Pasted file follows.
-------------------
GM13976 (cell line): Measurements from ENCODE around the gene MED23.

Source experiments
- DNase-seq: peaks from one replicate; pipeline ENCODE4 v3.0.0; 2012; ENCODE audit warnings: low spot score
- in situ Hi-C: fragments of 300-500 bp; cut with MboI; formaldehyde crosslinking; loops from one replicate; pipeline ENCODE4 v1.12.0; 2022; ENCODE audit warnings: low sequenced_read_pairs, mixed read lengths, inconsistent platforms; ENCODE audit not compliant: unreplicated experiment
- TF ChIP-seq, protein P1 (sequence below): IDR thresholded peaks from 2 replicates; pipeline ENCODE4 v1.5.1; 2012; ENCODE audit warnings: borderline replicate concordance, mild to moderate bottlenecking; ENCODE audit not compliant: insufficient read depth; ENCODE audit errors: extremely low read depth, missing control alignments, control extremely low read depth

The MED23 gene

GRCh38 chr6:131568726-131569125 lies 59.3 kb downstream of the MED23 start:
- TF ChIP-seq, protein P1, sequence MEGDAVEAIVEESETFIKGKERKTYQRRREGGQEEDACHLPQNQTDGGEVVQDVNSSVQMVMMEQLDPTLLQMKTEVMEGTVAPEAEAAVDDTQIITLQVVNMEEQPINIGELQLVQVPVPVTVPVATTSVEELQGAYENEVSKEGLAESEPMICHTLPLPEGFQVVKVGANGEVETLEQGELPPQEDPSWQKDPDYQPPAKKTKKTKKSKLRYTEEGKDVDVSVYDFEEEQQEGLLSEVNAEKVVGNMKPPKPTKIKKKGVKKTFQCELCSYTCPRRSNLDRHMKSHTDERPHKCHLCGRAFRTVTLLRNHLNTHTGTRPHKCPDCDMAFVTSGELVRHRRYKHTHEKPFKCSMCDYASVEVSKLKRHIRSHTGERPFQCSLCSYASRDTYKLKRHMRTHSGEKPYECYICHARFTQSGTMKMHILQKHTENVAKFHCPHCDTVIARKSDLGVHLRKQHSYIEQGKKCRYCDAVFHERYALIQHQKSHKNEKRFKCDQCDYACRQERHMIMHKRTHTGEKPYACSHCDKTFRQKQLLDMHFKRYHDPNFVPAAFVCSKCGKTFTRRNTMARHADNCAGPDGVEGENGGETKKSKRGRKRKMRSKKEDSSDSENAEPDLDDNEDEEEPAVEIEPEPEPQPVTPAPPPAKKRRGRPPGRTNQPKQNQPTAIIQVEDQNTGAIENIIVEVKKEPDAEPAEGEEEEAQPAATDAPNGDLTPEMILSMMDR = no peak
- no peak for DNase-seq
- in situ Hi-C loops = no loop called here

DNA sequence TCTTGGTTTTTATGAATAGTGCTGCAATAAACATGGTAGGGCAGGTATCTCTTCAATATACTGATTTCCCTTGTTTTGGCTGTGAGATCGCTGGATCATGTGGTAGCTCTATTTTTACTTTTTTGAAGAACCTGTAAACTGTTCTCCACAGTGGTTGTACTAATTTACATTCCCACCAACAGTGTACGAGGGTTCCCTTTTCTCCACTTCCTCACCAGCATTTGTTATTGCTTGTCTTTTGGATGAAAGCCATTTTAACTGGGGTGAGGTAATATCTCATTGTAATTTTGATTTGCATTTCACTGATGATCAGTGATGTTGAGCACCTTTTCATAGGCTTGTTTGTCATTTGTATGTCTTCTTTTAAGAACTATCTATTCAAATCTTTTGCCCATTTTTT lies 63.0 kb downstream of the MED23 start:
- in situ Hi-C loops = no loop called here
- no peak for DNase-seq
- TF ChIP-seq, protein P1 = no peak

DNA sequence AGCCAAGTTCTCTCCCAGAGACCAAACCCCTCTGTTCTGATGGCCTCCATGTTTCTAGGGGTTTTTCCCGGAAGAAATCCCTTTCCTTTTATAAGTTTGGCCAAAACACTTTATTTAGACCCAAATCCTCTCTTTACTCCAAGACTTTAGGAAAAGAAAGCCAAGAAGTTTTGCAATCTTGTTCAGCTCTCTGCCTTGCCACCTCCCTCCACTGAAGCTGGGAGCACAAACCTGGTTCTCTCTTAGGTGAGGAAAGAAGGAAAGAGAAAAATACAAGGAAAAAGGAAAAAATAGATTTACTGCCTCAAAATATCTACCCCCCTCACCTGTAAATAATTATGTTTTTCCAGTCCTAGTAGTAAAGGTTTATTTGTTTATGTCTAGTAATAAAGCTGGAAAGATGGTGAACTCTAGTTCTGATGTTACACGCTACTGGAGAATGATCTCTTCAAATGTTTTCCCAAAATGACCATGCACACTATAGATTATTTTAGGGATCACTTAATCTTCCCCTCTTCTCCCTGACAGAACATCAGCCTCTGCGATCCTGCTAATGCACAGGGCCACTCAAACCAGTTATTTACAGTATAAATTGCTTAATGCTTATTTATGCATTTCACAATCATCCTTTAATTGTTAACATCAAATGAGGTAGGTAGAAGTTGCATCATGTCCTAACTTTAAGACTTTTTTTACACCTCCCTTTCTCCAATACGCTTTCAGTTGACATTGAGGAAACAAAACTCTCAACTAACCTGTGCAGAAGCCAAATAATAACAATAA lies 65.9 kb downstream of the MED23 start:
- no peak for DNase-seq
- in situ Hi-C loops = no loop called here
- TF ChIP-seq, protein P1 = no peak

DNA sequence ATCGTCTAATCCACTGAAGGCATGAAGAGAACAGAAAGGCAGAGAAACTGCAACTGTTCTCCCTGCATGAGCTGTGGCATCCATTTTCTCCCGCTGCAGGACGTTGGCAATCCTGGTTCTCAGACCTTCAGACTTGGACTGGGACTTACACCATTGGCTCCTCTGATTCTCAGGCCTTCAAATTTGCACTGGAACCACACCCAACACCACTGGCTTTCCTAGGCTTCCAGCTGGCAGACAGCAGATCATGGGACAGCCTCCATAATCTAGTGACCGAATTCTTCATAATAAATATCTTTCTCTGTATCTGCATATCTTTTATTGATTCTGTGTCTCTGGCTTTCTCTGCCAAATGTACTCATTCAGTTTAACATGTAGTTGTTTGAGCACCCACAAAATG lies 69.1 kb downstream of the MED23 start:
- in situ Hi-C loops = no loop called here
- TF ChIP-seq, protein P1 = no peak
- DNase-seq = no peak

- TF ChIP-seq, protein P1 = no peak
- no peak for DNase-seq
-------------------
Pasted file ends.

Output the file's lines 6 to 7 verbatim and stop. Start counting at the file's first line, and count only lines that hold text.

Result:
The MED23 gene

GRCh38 chr6:131568726-131569125 lies 59.3 kb downstream of the MED23 start: